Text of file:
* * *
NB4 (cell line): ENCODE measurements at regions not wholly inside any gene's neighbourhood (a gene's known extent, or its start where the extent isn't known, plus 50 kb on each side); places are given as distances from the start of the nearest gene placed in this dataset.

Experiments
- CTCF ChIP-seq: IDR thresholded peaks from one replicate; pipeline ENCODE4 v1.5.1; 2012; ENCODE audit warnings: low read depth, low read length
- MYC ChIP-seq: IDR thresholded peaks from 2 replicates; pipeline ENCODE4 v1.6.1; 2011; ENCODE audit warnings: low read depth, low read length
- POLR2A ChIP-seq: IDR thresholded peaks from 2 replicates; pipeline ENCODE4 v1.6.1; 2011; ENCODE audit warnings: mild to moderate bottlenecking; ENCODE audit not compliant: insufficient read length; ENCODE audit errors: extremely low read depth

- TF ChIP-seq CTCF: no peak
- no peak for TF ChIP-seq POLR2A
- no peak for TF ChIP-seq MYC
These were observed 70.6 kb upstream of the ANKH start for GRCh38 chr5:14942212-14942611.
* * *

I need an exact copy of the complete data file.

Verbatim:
NB4 (cell line): ENCODE measurements at regions not wholly inside any gene's neighbourhood (a gene's known extent, or its start where the extent isn't known, plus 50 kb on each side); places are given as distances from the start of the nearest gene placed in this dataset.

Experiments
- CTCF ChIP-seq: IDR thresholded peaks from one replicate; pipeline ENCODE4 v1.5.1; 2012; ENCODE audit warnings: low read depth, low read length
- MYC ChIP-seq: IDR thresholded peaks from 2 replicates; pipeline ENCODE4 v1.6.1; 2011; ENCODE audit warnings: low read depth, low read length
- POLR2A ChIP-seq: IDR thresholded peaks from 2 replicates; pipeline ENCODE4 v1.6.1; 2011; ENCODE audit warnings: mild to moderate bottlenecking; ENCODE audit not compliant: insufficient read length; ENCODE audit errors: extremely low read depth

- TF ChIP-seq CTCF: no peak
- no peak for TF ChIP-seq POLR2A
- no peak for TF ChIP-seq MYC
These were observed 70.6 kb upstream of the ANKH start for GRCh38 chr5:14942212-14942611.